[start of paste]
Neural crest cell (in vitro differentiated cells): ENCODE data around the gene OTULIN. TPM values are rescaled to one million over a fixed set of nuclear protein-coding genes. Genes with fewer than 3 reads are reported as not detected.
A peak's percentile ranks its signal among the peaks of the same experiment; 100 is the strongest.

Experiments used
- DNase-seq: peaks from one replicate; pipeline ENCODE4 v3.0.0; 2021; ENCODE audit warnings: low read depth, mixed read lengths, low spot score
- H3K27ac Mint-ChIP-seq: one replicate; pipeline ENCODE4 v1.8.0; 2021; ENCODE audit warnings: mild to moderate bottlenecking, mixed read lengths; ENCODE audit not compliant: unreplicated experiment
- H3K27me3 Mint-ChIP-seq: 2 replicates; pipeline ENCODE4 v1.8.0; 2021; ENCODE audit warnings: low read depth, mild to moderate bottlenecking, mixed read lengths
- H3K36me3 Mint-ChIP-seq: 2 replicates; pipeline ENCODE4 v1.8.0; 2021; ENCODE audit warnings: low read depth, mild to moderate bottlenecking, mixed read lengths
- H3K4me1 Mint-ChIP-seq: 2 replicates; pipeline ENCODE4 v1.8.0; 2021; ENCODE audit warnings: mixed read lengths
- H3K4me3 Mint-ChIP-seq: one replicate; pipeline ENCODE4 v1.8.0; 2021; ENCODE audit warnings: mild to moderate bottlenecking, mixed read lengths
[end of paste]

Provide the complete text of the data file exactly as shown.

Neural crest cell (in vitro differentiated cells): ENCODE data around the gene OTULIN. TPM values are rescaled to one million over a fixed set of nuclear protein-coding genes. Genes with fewer than 3 reads are reported as not detected.
A peak's percentile ranks its signal among the peaks of the same experiment; 100 is the strongest.

Experiments used
- DNase-seq: peaks from one replicate; pipeline ENCODE4 v3.0.0; 2021; ENCODE audit warnings: low read depth, mixed read lengths, low spot score
- H3K27ac Mint-ChIP-seq: one replicate; pipeline ENCODE4 v1.8.0; 2021; ENCODE audit warnings: mild to moderate bottlenecking, mixed read lengths; ENCODE audit not compliant: unreplicated experiment
- H3K27me3 Mint-ChIP-seq: 2 replicates; pipeline ENCODE4 v1.8.0; 2021; ENCODE audit warnings: low read depth, mild to moderate bottlenecking, mixed read lengths
- H3K36me3 Mint-ChIP-seq: 2 replicates; pipeline ENCODE4 v1.8.0; 2021; ENCODE audit warnings: low read depth, mild to moderate bottlenecking, mixed read lengths
- H3K4me1 Mint-ChIP-seq: 2 replicates; pipeline ENCODE4 v1.8.0; 2021; ENCODE audit warnings: mixed read lengths
- H3K4me3 Mint-ChIP-seq: one replicate; pipeline ENCODE4 v1.8.0; 2021; ENCODE audit warnings: mild to moderate bottlenecking, mixed read lengths